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What Is Bipolar Coagulation?

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  • Written By: Maggie J. Hall
  • Edited By: Susan Barwick
  • Last Modified Date: 02 October 2014
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Bipolar coagulation generally involves a surgical procedure in which an instrument with two electrical poles that cauterizes and removes tissue is used. Surgeons commonly use this method of tissue destruction and removal when performing laparoscopic female sterilization. Physicians may also employ this complex process for tumor or other types of tissue removal. Bipolar coagulation has benefits for both the patient and the surgeon.

The instrumentation used in bipolar coagulation procedures typically includes a frequency generator. Modern units usually have more than one power setting, allowing physicians greater flexibility in deciding the amount of current to use during a particular procedure. Soft tissues generally require lower frequency impulses for effective removal than thicker, fibrous tissue. Bipolar coagulation systems generally produce lower levels of current than the original monopolar systems, which generated up to 2,500 volts. Bipolar systems usually only generate around 140 volts.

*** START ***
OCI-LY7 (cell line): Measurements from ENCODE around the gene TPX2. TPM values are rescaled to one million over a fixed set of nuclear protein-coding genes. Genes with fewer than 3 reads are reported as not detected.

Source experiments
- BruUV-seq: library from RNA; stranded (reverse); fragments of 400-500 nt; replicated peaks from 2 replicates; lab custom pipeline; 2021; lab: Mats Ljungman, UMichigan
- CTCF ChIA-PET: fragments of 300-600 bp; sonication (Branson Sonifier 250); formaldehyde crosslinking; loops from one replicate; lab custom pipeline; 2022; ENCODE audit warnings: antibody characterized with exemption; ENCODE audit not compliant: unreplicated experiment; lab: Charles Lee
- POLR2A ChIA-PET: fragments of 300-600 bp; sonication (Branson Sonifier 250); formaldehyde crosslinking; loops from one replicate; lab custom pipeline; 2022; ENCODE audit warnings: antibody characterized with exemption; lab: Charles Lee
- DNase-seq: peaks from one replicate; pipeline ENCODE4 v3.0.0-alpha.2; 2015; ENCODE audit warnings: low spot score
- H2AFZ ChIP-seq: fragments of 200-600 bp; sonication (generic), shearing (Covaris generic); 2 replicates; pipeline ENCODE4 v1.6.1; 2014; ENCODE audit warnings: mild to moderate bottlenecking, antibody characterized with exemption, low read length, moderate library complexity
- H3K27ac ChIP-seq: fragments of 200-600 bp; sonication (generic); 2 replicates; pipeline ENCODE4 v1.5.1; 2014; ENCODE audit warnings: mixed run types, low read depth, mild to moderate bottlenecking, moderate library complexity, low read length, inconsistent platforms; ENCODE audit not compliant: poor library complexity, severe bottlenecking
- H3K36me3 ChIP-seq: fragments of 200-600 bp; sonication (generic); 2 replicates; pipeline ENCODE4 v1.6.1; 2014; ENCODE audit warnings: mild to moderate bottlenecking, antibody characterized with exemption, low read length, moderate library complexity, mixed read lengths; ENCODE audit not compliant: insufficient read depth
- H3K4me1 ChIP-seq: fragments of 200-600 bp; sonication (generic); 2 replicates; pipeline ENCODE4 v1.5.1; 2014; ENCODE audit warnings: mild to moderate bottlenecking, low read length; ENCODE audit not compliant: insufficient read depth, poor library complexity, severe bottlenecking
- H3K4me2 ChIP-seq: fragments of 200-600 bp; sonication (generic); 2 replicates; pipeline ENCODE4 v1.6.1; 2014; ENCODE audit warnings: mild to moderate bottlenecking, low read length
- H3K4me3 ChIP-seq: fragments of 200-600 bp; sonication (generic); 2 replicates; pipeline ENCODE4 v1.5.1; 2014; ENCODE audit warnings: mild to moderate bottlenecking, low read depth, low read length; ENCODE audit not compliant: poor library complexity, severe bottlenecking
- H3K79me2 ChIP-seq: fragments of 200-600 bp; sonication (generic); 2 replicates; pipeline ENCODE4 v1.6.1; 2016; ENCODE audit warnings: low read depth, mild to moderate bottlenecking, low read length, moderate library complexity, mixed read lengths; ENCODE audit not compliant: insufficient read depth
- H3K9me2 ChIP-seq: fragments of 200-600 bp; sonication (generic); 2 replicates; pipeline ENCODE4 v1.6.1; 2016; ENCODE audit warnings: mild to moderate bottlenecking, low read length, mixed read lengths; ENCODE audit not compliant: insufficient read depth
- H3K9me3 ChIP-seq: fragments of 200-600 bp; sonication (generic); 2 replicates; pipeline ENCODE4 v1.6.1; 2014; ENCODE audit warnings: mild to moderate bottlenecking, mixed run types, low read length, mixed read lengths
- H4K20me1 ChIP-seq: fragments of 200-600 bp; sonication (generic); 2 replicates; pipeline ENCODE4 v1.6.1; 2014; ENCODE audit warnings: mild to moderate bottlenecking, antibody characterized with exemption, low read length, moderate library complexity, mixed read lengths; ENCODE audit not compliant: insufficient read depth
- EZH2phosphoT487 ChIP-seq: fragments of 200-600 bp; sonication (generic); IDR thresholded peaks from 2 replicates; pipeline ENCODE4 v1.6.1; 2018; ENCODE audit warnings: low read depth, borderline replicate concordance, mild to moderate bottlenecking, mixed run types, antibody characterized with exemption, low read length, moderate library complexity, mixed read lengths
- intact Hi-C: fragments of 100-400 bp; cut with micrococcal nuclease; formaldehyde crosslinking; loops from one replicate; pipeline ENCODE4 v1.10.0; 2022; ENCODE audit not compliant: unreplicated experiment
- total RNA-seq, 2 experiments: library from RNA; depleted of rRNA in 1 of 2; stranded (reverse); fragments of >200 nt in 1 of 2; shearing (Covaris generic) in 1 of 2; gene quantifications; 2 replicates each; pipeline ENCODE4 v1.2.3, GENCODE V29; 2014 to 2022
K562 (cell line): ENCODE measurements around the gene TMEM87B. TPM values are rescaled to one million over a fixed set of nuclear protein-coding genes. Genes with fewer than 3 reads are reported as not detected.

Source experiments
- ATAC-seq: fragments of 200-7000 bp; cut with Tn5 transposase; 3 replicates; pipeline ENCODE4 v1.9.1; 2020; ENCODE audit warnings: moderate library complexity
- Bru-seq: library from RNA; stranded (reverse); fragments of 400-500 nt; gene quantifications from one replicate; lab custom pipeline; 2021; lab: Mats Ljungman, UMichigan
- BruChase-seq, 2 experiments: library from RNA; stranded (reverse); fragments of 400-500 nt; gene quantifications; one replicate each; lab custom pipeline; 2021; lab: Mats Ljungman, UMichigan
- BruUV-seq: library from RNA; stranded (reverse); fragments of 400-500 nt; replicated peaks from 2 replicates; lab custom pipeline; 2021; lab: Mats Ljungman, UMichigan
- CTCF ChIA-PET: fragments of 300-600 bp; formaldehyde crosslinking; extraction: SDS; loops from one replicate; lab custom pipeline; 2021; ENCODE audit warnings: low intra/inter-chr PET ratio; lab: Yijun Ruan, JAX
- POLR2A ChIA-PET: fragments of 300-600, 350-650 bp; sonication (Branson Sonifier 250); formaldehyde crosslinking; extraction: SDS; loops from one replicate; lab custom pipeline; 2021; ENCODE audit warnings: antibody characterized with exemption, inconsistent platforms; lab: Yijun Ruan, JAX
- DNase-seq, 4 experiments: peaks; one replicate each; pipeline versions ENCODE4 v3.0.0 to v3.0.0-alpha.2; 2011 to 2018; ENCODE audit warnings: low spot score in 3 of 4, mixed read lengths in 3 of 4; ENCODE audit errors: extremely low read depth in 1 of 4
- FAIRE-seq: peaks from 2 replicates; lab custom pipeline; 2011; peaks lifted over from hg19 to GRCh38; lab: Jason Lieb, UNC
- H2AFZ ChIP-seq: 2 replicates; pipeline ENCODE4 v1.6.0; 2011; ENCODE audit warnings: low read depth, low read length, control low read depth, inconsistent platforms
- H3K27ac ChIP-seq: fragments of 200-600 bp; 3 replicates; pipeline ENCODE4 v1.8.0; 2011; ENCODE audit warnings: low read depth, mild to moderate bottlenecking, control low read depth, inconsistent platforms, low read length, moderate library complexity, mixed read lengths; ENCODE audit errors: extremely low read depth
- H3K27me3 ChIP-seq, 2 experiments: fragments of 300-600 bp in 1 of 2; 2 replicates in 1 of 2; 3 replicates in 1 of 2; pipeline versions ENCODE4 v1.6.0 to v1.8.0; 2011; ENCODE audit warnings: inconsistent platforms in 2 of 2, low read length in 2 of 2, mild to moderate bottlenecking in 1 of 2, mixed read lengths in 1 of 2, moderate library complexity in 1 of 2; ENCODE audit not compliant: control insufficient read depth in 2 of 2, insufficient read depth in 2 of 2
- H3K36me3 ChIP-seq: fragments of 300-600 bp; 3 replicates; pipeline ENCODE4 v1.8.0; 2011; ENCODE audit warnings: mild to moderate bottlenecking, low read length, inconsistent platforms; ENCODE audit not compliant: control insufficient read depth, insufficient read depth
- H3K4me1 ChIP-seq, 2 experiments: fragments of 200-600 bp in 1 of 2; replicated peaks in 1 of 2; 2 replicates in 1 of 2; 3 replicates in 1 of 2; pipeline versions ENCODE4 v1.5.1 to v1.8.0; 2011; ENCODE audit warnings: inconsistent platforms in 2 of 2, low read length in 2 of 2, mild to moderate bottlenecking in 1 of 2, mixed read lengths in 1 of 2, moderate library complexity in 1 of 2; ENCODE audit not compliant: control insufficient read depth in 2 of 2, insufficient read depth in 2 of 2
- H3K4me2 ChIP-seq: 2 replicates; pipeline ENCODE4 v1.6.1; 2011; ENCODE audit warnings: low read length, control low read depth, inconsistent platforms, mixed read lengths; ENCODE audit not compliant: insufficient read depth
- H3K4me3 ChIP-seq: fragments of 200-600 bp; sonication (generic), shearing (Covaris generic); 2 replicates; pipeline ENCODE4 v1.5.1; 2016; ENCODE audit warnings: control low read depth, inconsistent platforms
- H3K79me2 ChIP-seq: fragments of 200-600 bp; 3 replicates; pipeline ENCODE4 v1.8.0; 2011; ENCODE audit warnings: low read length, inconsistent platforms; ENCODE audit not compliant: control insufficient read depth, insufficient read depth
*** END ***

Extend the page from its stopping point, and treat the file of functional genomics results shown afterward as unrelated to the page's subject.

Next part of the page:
A disposable forceps or two probes containing two small electrodes are attached to the power unit. It is the forceps that receives the high frequency waves or diathermy. Some models may also contain an opening for irrigation fluid. Forceps made from titanium eliminate tissue adherence problems, and they may also be covered with a protective polymer, which also prevents tissue sticking and tearing.

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During a tubal ligation, the surgeon uses the forceps to grasp a fallopian tube. Tissue damage occurs immediately, sealing vessels and creating blood clots. The forceps cut through the tissue at the desired region and the current does not extend beyond the point of contact, and the physician may remove up to 1.2 inches (3 centimeters) of the tube using separate cuts. Sterilization using bipolar coagulation gives the patient the option of later ligation reversal, and studies indicate that women undergoing reversals have a 60% chance of becoming pregnant.

Surgeons often use bipolar coagulation procedures for polyp or tumor removal as well. Under these circumstances, the surgeon may use forceps equipped with a looped wire, which encircles the polyp or tumor, cutting and cauterizing the tissue on contact. Probes might also be used to cut abnormal tissue, cutting and searing the tissue with each touch.

The benefits of using bipolar coagulation over conventional surgical methods include a decreased risk of thrombosis formation, minimal tissue damage without suturing, and hemorrhage prevention. With minimal or no bleeding, surgeons have increased field visibility, allowing greater ease of performing precise excisions. The procedure is also safe for patients who have defibrillators or pacemakers, and it does not require a grounding apparatus.

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